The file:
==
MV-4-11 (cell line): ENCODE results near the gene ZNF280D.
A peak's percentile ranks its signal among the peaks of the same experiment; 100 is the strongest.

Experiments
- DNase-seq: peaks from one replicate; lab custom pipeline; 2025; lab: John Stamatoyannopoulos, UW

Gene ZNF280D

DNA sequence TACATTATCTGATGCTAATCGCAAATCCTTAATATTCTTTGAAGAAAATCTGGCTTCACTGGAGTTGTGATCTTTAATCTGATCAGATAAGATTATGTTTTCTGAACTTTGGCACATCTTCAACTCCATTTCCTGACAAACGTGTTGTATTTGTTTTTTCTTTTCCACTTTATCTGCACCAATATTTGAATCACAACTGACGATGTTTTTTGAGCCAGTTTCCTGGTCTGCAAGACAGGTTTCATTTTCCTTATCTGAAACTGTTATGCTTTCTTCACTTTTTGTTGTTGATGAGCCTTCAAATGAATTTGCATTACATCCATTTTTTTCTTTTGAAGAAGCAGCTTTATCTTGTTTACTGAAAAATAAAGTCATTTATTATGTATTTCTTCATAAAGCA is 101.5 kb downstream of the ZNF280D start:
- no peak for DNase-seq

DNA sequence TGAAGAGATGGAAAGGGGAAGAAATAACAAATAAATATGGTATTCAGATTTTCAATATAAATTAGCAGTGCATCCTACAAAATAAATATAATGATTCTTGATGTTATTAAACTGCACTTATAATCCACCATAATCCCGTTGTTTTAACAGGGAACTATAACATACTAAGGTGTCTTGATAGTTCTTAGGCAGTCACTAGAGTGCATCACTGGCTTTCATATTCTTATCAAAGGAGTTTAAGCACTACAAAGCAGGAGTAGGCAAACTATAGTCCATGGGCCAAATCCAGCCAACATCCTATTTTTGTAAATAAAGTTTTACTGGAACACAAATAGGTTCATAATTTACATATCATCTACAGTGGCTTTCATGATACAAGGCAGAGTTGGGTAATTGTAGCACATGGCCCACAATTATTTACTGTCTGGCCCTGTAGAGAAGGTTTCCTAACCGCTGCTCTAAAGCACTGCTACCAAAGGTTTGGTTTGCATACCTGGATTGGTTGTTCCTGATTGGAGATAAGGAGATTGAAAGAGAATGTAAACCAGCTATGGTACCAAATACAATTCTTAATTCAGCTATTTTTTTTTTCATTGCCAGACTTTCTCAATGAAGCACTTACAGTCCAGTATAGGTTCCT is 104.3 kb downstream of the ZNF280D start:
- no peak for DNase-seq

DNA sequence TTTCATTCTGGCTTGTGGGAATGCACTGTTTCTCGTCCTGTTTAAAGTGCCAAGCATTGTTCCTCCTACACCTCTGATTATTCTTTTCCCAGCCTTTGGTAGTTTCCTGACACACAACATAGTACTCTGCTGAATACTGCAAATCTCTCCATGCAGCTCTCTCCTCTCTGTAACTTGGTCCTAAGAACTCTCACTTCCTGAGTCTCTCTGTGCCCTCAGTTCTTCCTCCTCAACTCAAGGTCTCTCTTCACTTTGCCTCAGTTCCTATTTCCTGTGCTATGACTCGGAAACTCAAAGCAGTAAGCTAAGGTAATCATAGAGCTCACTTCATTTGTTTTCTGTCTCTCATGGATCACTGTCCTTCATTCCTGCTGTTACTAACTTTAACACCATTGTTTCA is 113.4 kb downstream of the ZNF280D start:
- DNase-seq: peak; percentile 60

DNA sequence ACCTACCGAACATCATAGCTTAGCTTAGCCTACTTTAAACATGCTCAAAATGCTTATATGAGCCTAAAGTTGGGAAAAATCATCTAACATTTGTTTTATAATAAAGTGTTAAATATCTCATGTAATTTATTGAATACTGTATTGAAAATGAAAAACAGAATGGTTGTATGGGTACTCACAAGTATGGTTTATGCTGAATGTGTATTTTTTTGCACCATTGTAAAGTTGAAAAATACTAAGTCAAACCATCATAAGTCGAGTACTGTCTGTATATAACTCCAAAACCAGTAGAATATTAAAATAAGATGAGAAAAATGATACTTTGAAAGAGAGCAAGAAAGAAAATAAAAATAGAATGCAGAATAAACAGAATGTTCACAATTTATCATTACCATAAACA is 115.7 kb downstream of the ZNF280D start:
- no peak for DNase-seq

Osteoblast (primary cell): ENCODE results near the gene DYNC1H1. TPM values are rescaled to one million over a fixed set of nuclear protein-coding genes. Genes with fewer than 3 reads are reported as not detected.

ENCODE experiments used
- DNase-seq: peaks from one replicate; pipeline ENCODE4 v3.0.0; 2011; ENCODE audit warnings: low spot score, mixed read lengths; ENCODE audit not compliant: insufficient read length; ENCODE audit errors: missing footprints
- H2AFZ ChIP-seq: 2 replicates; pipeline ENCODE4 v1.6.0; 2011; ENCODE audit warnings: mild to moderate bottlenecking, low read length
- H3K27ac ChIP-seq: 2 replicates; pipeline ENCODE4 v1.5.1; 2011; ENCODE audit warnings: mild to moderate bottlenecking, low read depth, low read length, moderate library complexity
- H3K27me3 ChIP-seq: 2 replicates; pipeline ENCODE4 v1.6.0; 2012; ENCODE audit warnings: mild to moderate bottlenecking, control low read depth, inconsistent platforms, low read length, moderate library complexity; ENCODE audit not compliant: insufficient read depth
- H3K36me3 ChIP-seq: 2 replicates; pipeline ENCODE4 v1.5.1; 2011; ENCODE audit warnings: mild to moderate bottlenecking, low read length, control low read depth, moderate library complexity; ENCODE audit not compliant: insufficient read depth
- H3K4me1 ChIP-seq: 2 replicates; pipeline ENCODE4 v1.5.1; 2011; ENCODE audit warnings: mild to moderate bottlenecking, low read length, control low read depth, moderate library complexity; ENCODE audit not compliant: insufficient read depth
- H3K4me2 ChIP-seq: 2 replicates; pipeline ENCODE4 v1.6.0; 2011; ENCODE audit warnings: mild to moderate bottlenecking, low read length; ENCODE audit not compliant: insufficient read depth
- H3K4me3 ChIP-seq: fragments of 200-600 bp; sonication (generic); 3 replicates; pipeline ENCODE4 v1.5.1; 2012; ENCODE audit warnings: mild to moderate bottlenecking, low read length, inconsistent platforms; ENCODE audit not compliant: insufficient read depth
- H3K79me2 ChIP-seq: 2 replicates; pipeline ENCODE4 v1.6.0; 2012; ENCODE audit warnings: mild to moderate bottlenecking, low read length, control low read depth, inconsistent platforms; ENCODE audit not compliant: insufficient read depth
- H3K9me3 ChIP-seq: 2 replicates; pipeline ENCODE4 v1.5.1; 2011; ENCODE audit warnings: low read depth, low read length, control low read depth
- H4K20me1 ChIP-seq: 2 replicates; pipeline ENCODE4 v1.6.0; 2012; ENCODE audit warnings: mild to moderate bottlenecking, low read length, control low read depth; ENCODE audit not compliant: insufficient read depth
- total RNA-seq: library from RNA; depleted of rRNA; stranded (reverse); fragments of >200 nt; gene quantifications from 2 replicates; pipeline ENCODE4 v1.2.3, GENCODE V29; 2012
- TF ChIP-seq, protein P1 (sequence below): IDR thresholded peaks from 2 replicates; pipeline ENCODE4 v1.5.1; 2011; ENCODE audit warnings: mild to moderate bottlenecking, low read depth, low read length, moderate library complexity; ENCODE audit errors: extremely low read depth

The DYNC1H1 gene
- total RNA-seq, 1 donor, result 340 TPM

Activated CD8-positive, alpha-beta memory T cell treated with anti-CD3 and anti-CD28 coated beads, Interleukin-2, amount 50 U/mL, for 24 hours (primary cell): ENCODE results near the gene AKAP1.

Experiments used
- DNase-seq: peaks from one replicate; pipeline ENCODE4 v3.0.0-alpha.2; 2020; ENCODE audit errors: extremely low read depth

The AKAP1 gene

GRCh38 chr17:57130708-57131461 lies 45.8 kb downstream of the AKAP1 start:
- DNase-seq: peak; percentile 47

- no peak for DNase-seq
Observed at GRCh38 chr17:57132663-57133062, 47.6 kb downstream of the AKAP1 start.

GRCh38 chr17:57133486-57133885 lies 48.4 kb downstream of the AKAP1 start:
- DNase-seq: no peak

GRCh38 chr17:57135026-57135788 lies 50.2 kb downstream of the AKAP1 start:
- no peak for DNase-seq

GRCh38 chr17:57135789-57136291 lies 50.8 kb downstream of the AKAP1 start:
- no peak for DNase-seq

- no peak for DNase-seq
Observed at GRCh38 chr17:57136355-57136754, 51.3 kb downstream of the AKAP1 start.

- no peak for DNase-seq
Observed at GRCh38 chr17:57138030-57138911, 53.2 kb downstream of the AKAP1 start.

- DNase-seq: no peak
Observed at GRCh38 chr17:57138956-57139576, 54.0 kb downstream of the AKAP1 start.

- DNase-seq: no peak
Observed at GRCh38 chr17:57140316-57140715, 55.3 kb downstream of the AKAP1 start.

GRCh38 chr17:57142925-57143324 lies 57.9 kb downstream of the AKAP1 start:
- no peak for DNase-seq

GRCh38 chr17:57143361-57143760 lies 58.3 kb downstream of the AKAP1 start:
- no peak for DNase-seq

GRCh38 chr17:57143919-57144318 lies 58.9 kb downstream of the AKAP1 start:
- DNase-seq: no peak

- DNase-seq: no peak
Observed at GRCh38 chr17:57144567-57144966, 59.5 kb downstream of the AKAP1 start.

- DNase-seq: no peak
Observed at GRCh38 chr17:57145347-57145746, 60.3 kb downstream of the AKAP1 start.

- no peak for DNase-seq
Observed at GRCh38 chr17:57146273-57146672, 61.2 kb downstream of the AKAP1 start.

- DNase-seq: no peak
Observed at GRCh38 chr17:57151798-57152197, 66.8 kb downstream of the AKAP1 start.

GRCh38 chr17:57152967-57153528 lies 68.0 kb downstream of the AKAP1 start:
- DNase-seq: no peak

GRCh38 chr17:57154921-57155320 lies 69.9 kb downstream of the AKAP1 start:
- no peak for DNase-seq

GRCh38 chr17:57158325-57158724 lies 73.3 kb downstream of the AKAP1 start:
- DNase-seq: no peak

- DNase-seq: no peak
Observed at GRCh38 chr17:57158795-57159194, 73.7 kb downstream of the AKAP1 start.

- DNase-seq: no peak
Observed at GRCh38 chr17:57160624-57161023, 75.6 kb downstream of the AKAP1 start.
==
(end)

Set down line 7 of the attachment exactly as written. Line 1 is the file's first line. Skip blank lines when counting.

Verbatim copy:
- no peak for DNase-seq